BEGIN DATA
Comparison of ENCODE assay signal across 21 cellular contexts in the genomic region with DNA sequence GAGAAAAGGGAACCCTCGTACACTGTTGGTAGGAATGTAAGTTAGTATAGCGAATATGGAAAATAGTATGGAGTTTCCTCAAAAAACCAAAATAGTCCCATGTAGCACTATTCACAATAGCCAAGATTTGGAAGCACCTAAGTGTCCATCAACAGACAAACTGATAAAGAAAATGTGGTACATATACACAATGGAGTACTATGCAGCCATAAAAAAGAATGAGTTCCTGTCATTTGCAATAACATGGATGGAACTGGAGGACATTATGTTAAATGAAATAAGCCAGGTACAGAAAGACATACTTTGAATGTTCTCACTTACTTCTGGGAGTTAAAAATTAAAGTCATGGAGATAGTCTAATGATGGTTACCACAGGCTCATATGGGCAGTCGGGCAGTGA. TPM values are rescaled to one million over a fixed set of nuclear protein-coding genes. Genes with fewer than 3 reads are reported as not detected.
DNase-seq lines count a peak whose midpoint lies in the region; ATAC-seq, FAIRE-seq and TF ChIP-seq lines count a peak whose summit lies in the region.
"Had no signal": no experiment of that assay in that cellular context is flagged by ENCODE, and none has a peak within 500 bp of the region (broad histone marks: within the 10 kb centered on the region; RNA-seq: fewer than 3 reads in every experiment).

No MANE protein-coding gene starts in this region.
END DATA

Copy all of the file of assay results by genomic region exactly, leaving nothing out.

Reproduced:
Comparison of ENCODE assay signal across 21 cellular contexts in the genomic region with DNA sequence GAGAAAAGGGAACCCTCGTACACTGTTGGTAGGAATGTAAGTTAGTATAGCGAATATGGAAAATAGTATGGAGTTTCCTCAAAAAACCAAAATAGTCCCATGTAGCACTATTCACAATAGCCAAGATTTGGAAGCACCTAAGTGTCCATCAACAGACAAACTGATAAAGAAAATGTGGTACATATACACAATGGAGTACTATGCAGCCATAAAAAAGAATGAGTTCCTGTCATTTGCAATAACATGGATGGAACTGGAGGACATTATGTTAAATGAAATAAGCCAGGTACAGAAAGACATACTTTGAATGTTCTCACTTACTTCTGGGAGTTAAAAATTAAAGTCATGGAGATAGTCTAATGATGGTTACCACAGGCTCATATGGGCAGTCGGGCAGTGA. TPM values are rescaled to one million over a fixed set of nuclear protein-coding genes. Genes with fewer than 3 reads are reported as not detected.
DNase-seq lines count a peak whose midpoint lies in the region; ATAC-seq, FAIRE-seq and TF ChIP-seq lines count a peak whose summit lies in the region.
"Had no signal": no experiment of that assay in that cellular context is flagged by ENCODE, and none has a peak within 500 bp of the region (broad histone marks: within the 10 kb centered on the region; RNA-seq: fewer than 3 reads in every experiment).

No MANE protein-coding gene starts in this region.